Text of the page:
Last year, we bought new motor mounts from Poly Flex. I wrote about that here. It was a project for this winter. Time to get to it. I mustered the courage and conned my friend Bruce into helping me out. I figured he was good for all the hard stuff. Sooner or later he is going to get wise to me. I have to get as much work out of him as I can before he does.
There are three hatches in our salon. When all are removed along with the supporting crossbars, we have reasonable access to the engine room. At least we can stand up much of the time. And I didn’t hit my head on anything. Bruce did. More than once. Removing these gave us as much working room as possible.
We need to change eight mounts. Each engine weighs around 1100 pounds.
The first step for us was to disconnect the propeller shafts. In our case, four bolts on each side did the trick.
The big challenge for us was to lift each engine enough to remove the old mount and replace it with the new one. A lift of three inches was all that was needed to complete the swap. There isn’t anything under the engine to push up on, so I decided to lift from above. With the hatches removed there was nothing but air above the engines. We may have done it the easy way, or we may not have.
I decided to use a lever to lift the engines. We would lift the front, swap the mounts, then lift the back and repeat. A steel cable connected to the engine would allow the lever to lift the engine to the required height. We cut 4×4’s into a crossbar to span the opening in the floor, and two short pieces to support the crossbar at the ends. Then we cut a long piece to use as a lever and notched the end hold the steel cable.
When we first started, the wood slipped around a bit. The solution was to cut dado’s in the 4×4’s where each boards met. That took about ten minutes to complete and fixed that problem.
Here are the old front motor mounts. You can see the rubber has been squeezed out and the mounts are well worn. As it turns out, these are actually the wrong mounts for this engine. More on that later.
The same is true for the rear motor mounts. There is little clearance between the mount and the arm coming of the engine.
Here is the new front Poly Flex mount. Very fancy compared to the ratty old mounts.
We started on the front port mounts. Those were the easiest to get to. Then we moved to the front starboard mounts. It took us about three hours to get everything set up and the four front mounts (2 on each engine) changed. Not bad for having no idea how to do it.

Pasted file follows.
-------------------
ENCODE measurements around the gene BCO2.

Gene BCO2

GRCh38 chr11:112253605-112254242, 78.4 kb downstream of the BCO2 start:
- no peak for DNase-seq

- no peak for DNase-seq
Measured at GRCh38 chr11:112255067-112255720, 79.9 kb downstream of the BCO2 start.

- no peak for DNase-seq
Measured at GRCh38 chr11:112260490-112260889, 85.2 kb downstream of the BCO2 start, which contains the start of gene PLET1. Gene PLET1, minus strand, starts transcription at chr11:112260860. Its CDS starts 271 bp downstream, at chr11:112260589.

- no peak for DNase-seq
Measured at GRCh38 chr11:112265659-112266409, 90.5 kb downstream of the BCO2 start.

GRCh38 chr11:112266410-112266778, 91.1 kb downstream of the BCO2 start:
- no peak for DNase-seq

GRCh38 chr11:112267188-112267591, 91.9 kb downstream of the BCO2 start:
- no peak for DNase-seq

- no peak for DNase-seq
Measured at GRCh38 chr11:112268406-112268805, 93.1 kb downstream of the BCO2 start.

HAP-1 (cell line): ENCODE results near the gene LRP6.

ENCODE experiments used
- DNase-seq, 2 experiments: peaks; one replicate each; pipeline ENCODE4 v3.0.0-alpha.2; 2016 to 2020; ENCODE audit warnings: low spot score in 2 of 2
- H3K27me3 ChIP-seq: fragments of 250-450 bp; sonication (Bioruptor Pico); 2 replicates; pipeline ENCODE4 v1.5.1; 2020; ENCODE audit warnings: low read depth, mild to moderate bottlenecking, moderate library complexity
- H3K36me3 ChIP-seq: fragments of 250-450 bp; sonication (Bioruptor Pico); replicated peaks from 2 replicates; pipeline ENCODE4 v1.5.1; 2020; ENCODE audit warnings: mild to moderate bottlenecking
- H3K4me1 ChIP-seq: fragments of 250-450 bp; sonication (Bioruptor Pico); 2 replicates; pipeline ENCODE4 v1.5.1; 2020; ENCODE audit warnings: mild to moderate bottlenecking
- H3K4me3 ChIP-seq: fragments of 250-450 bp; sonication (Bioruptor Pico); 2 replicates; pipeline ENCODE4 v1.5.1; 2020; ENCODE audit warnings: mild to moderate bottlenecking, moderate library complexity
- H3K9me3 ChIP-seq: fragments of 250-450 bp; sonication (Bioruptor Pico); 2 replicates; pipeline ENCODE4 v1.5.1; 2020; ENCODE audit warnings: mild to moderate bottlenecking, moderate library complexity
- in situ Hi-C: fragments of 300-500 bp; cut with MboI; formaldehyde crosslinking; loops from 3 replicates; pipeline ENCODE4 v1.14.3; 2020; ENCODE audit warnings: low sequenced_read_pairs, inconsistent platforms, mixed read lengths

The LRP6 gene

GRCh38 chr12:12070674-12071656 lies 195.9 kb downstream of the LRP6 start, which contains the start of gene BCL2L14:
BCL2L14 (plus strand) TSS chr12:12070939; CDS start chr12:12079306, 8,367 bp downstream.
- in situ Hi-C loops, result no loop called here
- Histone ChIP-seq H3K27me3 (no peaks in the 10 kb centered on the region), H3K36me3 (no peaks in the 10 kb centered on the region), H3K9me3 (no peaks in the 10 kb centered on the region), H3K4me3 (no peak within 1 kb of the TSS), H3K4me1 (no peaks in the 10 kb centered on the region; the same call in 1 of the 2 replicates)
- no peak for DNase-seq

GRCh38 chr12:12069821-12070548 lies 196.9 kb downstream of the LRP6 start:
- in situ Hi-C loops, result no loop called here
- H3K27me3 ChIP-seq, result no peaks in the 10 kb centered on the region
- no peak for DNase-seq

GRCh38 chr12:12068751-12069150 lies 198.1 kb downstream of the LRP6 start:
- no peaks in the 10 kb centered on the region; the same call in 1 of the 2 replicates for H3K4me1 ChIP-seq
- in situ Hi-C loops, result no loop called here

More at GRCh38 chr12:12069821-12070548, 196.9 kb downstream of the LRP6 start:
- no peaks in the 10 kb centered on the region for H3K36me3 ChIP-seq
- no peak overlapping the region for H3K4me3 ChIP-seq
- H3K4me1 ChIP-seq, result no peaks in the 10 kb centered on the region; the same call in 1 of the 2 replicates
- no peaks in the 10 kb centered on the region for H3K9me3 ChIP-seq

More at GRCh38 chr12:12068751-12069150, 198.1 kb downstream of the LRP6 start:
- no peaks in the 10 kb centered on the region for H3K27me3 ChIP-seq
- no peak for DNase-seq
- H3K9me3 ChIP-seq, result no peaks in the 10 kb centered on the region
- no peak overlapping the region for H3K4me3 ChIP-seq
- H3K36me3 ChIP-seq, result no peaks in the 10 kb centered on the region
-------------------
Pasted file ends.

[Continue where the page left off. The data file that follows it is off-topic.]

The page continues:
We were feeling pretty good about the progress, but that’s where the fun ended. The back mounts didn’t fit. They are too wide and interfere with the mounting arm attached to the motor. Nothing we can do except get different mounts. Remember in this post where I said Hugh from Poly Flex came out to the boat twice to make sure we got the right mounts?
I contacted Thermoboat about the mounts and after exchanging a few emails, I discovered they don’t actually have a model to fit our engines. Too bad. They seem like great mounts. Remember where I said Hugh came out to the boat to be sure we got the right mounts?
I decided to go with what I know will work. I probably should have just done that from the start, but I apparently don’t learn well from past mistakes. I contacted Brian Smith at American Diesel. They are the Lehman experts.
I sent Brian a few photos and we talked on the phone a few times to be sure we had the right mounts. Brian then sent me photos and measurements of the mounts he had available and we agreed on which ones we should use. That’s where I learned the current mounts are for the Lehman 135 instead of the Lehman 120.
That’s where we end part one of our exciting story. The Polyflex mounts are headed back to Thermoboat and new mounts from American Diesel are on the way to us.
More to come …